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"Our food is mostly home-cooked style. There is very minimal usage of cream and we tend to go fresh. Our menu changes every day so what you see on the menu today is not going to be there tomorrow. Nobody else does that," Malik says. While I can't confirm his claim since I haven't tried every Indian restaurant in the county, I can say that I have yet to find another Indian restaurant in L.A. that rotates their menu this way.

The thing I love most about Namaste Spiceland is how the food tastes — home-cooked. It's as though the chefs are preparing the same meals they would make at home, for themselves and their families, then opening their kitchen to the rest of us. Living thousands of miles away from my family, I don't take that for granted.


Like many small business owners, Malik can often be found working the register, serving chai and guiding customers through the grocery aisles. He is humble and quick to brush off praise. His employees often speak to me in Hindi, something I haven't experienced anywhere else in L.A. They tell me I can pay when I'm done eating, a small action but one that makes me feel like I belong here.

At some of L.A.'s more upscale Indian restaurants, my South Asian friends and I have spent up to four times what we'd pay at spots like Namaste Spiceland, Annapurna in Palms, or Jay Bharat in Artesia for the same dishes. We've also had white waiters explain to us dishes we've been eating our entire lives. We end up wondering, who do these upscale spots cater to — and who do they exclude?

Malik, who now lives in the San Fernando Valley, immigrated from Delhi to Southern California in 2001, when he was 21 years old. I ask him if he has always been into food and he points to his sizable stomach. "Come on," he says. I clarify: Has he always worked in food? "On and off," he replies.


As we talk, Malik asks me what my favorite item on the menu is. I tell him I find it hard to choose between the dahi puri, the papdi chaat, the vada pav and the pav bhaji. He urges me to try the googli paratha. Named after a cricket ball, it's a stuffed flatbread designed to deliver a surprise. If you ask what's inside, Malik will say you have to try it to find out. Don't sleep on the gulab jamun, which you should ask the staff to warm up, and pick up a tub of paan ice cream on your way out.

Malik says the coronavirus has slowed business but he's taking it in stride. Since mid-March, Namaste Spiceland has been functioning as a grocery store and takeout-only cafe. Workers behind the counters are now protected by sneeze guards and only six to seven customers are allowed inside the store at a time. Signs and markings on the floor remind visitors to stay six feet apart. Malik now sells toilet paper, hand wipes and hand sanitizer. When bigger supermarket chains sold out of those precious goods, Namaste Spiceland had them in stock. He also continues to offer grocery and meal delivery.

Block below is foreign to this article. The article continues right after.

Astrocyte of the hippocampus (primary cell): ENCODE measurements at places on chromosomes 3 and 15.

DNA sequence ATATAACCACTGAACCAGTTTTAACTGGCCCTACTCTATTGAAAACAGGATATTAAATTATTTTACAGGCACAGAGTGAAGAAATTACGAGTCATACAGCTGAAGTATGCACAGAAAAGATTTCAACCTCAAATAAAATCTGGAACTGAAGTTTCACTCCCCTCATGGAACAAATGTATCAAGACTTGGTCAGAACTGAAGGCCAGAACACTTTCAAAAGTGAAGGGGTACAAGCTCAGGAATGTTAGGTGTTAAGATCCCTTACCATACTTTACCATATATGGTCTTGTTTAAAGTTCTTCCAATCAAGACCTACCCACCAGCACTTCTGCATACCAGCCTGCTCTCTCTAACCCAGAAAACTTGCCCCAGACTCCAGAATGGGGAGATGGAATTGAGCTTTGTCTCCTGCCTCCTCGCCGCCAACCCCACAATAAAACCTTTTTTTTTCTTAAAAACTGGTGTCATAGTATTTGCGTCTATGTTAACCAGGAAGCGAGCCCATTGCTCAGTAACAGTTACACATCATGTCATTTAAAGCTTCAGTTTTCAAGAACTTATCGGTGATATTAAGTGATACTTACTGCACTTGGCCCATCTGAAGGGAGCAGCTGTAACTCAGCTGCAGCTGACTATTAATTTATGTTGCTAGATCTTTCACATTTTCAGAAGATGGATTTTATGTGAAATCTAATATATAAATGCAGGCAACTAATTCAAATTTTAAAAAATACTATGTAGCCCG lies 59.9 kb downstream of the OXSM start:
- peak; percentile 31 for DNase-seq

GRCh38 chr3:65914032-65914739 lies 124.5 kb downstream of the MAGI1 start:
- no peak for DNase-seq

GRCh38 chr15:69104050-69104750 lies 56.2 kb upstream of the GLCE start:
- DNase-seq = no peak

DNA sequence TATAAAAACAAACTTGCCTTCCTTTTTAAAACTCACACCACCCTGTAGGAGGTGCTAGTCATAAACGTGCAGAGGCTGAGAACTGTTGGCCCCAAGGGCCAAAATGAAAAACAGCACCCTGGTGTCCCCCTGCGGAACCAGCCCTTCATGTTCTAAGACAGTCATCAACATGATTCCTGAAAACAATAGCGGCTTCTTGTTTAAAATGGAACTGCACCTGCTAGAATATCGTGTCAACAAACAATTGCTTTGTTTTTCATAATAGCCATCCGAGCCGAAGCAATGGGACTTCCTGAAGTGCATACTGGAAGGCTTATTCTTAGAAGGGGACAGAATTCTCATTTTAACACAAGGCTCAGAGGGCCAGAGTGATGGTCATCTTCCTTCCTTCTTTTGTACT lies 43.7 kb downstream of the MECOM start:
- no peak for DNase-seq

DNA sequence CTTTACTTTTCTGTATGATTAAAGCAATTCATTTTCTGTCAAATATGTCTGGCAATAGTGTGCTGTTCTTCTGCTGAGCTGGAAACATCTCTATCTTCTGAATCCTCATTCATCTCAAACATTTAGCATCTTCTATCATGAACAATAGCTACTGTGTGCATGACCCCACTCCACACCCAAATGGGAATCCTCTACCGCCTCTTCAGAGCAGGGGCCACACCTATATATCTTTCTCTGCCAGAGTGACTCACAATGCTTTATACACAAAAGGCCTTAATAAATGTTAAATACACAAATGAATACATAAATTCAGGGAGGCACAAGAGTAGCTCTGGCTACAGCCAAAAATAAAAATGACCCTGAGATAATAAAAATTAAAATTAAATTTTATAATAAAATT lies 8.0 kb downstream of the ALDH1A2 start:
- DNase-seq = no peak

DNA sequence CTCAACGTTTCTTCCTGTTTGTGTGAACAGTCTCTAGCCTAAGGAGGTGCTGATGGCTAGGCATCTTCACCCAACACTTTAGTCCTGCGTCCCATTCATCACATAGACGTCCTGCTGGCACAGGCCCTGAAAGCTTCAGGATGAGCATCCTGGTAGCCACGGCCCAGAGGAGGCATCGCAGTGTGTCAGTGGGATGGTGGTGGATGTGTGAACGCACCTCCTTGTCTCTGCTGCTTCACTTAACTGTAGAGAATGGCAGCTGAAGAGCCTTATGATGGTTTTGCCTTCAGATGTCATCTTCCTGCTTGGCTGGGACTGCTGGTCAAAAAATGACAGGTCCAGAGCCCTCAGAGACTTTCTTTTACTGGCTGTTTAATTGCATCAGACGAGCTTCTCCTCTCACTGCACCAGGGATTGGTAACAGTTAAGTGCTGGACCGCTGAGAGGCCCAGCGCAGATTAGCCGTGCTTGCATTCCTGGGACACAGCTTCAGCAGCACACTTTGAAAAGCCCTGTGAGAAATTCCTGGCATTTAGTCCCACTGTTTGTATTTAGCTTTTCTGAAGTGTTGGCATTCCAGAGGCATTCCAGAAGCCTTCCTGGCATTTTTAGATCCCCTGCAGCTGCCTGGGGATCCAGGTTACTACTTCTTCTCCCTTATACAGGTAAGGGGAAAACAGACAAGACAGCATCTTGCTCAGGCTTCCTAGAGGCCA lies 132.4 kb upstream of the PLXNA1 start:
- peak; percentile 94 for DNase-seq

"It's just a phase," Malik says. "It's [happening] with everyone. Everybody wants it to be over soon and we want everybody to be safe."


If I have any quibble with Namaste Spiceland, and I admit it's a petty one, it's the name. It feels like it's playing off people's limited knowledge of Indian culture with a word that has been so thoroughly co-opted by Big Wellness that it has become meaningless. Malik explains that he chose the name because he wanted something catchy. Namaste "basically means hello," he says, and Spiceland refers to the many spices he sells, not just from India but from Sri Lanka, Pakistan, Thailand and the U.K.

Namaste Spiceland serves a broad clientele, and Malik says he decided on Pasadena for the second location partly because of its diversity. "It's not just the Indian population. There's a mixed crowd. Like right now, you see there's all-mixed crowd here," Malik tells me. On the pre-Covid weekday afternoon in February when we met, the restaurant was half-filled with South Asian diners and half-filled with Latinx, Black and white patrons.

My friend Priya Sharma, an Indian American who grew up in West Covina, noticed the same thing. Namaste Spiceland manages to cater to a diverse clientele while still feeling like it is by and for Indians, no easy trick.


"I think the Indian food scene in L.A. tends to feel a little foreign to South Asians," she says. "It feels like it doesn't belong to us. Sometimes we see it in a westernized menu item, sometimes we see it in the actual name with buzzwords that are meant to make the place sound exotic to a Western audience. I get it. The immigrants who run these places are business savvy and they know what's going to bring in people. But I think Namaste Spiceland does a great job of finding that balance."

"Foreign" is the key word here. In trying to appeal to a non-South Asian eaters, many restaurants end up losing their Indian customers. Not Namaste Spiceland. I love its homestyle Indian food and generous hospitality — and I definitely get my money's worth.